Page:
CLEVELAND, Ohio. Rabbi Howard Jay Hirsch, who founded the Center for Christian-Jewish Dialogue in Colorado Springs in the mid-1990s, died April 15 at age 82. Rabbi Hirsch was born Sept. 3, 1937, in Cleveland Heights, Ohio. He graduated from Case Western University and was ordained from Jewish Theological Seminary in New York City in June 1964.
His rabbinical work led him to Temple Shalom in Colorado Springs in 1989. He also became a faculty member in the Department of Religious Studies at Regis University in Denver for more than 20 years.
A turning point in his life came in the early 1990s, when Rabbi Hirsch worked with a Jesuit priest from Regis and Bishop Emeritus Richard Hanifen to develop a response to aggressive proselytism of Jewish and Catholic teens by some members of Protestant denominations.
“Our kids in some areas of town were being told by Christian kids that they weren’t going to be saved — Jews because they didn’t believe in Jesus and Catholics because they followed the pope instead of Jesus,” Bishop Emeritus Hanifen recalled.
The men organized a public gathering at Temple Shalom to discuss the issue.
“The place was absolutely jammed,” Rabbi Hirsch said. “People were asking very pointed questions. The net result was that the evangelical leaders met the challenge and stopped that practice.”
The experience planted the seed for the foundation of the Center for Christian-Jewish Dialogue (CCJD) in 1995.
“I went off on a weeklong sabbatical and fasted and prayed,” Rabbi Hirsch later recalled. “I came back and incorporated with the Secretary of State.”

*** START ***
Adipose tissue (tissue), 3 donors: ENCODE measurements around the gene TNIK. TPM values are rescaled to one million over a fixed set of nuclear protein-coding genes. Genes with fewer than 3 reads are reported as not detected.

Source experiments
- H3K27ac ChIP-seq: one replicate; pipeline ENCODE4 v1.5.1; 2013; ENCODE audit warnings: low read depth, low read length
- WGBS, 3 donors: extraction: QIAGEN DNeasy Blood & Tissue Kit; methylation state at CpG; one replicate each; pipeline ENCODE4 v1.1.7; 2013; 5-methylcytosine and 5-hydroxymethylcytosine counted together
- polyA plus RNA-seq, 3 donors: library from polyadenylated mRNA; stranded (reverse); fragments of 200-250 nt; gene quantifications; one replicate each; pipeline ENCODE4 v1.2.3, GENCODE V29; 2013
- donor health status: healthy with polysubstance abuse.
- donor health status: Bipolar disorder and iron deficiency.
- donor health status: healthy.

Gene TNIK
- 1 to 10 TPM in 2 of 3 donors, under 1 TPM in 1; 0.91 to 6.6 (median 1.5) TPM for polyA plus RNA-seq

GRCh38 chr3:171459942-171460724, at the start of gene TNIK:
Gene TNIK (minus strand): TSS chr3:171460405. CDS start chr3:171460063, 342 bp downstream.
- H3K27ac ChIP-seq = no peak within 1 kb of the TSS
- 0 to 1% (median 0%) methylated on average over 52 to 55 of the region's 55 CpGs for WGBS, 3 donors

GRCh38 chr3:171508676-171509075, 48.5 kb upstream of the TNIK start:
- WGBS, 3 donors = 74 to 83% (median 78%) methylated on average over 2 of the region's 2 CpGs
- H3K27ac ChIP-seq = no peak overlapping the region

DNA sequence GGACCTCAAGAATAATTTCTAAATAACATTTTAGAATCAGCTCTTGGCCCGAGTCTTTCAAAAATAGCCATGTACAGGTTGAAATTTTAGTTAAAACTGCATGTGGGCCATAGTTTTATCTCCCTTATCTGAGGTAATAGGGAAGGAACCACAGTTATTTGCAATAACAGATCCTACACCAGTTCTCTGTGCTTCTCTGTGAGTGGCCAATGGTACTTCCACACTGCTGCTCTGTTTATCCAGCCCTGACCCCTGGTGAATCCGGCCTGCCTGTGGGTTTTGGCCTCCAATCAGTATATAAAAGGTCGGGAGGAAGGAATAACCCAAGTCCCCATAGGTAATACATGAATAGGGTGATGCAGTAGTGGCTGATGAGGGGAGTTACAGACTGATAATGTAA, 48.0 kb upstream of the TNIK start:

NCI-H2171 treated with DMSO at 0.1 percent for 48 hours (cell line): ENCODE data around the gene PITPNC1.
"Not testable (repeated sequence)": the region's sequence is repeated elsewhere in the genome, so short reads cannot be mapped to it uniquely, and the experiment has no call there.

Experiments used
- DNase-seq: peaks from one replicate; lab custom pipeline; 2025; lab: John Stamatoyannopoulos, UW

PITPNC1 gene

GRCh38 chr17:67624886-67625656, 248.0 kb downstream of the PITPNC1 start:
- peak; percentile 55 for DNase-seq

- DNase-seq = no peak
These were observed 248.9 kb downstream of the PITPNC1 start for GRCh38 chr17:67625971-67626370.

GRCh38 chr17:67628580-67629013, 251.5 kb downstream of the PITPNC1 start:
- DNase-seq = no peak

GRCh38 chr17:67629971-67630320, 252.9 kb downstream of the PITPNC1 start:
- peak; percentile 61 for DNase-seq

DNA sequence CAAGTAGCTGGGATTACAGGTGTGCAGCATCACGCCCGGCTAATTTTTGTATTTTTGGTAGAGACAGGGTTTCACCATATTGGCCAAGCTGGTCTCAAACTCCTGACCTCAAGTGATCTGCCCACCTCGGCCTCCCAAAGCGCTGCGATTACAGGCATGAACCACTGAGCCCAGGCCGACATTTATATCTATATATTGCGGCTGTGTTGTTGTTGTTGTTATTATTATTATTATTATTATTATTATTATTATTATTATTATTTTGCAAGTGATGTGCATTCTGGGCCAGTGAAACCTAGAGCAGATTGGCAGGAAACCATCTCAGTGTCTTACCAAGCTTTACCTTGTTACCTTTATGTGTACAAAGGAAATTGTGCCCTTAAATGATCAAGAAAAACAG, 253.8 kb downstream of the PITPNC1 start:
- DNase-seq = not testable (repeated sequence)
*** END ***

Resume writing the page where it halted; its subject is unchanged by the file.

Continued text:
In 1997, he retired from Temple Shalom to devote himself full-time to the center. Bishop Hanifen, who had by then become a close personal friend, was a founding member, in addition to Dr. James Dobson of Focus on the Family and Rev. Gerald Trigg of First United Methodist Church.
A major aspect of the center’s activities was an annual dinner at which a “Dove of Peace” award was presented. Bishop Hanifen and Rabbi Hirsch also gave numerous talks around the state about the common heritage shared by Jews and Christians.
“At a time in Colorado Springs when a great deal of controversy was arising among the different religious communities, Rabbi Howard Hirsch rose up as a community leader unmatched,” said Bishop Hanifen. “Through his efforts, the community came together in the effort to promote Christian- Jewish dialogue. For years, CCJD sponsored a number of programs for dialogue and an annual dinner that featured the religious community of Colorado Springs coming together. He was a deep personal confidant and friend. Howard and his wife Eva were a great deal of support to me personally during my time as bishop. They are dearly missed in this community.”
Rabbi Hirsch stepped down from his role as director of the CCJD in 2012. In 2013, he and his wife Eva returned to the Cleveland area to be near their family. In addition to his wife, Rabbi Hirsch is survived by his seven children, 12 grandchildren and one great-grandchild.